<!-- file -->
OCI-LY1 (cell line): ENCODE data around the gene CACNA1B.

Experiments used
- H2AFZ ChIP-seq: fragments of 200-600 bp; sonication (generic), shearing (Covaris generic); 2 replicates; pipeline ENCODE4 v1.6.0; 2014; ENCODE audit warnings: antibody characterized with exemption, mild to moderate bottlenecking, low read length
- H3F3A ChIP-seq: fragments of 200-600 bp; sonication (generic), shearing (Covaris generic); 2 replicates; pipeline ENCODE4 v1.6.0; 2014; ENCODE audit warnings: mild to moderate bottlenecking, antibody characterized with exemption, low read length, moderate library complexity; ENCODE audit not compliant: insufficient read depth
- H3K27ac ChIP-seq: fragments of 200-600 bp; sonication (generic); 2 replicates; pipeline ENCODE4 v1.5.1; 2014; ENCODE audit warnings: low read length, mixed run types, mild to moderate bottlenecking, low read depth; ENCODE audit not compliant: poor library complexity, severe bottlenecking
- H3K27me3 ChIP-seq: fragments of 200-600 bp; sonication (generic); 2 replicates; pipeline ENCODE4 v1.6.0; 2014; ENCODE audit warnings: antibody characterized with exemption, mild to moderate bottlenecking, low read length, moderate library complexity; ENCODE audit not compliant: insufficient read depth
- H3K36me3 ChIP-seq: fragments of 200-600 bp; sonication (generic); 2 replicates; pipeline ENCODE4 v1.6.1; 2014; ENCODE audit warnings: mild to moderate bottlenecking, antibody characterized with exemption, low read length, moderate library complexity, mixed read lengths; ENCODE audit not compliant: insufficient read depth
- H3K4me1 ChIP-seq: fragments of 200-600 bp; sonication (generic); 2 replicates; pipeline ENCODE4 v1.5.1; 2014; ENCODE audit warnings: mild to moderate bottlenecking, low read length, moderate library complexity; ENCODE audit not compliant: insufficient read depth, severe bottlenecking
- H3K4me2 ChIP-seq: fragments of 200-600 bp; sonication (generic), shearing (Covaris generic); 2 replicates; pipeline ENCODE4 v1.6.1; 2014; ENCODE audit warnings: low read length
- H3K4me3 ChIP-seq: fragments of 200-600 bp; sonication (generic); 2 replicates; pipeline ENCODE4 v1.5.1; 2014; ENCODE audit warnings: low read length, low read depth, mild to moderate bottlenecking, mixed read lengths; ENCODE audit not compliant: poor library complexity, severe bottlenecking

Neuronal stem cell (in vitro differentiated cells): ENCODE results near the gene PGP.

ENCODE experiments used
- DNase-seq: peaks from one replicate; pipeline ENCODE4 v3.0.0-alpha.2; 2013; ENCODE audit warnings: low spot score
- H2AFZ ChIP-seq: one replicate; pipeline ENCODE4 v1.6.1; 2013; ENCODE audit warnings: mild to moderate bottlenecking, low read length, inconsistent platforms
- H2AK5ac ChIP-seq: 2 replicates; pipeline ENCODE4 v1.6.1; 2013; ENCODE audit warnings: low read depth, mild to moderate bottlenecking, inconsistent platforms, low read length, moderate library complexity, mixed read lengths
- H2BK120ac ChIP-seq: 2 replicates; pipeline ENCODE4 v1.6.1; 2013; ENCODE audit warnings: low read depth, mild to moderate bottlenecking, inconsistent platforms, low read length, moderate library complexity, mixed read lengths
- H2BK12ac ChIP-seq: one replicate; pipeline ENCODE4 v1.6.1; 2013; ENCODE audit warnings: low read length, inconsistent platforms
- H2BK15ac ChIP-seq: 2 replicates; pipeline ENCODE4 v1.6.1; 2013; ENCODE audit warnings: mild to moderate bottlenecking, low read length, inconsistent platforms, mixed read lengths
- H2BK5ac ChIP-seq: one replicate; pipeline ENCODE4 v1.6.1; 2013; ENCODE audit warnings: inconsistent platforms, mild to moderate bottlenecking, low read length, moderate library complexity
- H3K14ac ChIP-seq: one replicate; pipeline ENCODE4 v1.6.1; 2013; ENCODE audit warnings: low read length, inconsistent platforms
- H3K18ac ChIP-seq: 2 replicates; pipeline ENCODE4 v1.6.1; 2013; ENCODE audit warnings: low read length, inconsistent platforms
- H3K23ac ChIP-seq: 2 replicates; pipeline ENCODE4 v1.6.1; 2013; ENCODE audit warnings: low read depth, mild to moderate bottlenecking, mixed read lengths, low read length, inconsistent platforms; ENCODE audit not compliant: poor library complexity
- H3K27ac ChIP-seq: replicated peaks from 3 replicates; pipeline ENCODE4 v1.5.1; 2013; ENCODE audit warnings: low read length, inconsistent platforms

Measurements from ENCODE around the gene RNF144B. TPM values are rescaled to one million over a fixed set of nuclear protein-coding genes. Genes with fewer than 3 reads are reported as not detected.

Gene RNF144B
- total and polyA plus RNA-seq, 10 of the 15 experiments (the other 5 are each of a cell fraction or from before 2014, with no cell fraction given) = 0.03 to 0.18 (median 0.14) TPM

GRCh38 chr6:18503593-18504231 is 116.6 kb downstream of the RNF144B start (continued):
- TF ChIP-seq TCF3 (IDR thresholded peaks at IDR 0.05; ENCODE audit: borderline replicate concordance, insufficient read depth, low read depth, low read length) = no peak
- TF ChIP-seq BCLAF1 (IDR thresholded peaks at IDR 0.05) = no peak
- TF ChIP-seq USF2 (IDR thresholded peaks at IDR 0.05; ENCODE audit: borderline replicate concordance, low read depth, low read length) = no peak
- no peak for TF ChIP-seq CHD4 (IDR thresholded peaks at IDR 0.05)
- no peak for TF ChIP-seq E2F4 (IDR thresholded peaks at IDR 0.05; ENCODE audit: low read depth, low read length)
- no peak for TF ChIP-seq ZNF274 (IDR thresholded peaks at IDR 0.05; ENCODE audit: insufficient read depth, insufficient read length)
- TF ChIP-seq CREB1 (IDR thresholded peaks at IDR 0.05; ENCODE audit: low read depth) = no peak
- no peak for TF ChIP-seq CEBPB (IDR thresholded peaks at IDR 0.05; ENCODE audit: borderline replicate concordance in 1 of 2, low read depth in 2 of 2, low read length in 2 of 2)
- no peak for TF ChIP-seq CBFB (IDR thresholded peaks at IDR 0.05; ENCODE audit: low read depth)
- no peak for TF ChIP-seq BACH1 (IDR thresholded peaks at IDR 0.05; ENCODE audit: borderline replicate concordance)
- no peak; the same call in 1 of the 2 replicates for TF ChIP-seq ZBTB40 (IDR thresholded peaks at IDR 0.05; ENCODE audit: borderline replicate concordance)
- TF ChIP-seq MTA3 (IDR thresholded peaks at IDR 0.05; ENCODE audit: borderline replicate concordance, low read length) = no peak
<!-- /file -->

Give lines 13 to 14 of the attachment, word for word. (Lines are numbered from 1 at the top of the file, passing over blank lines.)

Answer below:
- DNase-seq: peaks from one replicate; pipeline ENCODE4 v3.0.0-alpha.2; 2013; ENCODE audit warnings: low spot score
- H2AFZ ChIP-seq: one replicate; pipeline ENCODE4 v1.6.1; 2013; ENCODE audit warnings: mild to moderate bottlenecking, low read length, inconsistent platforms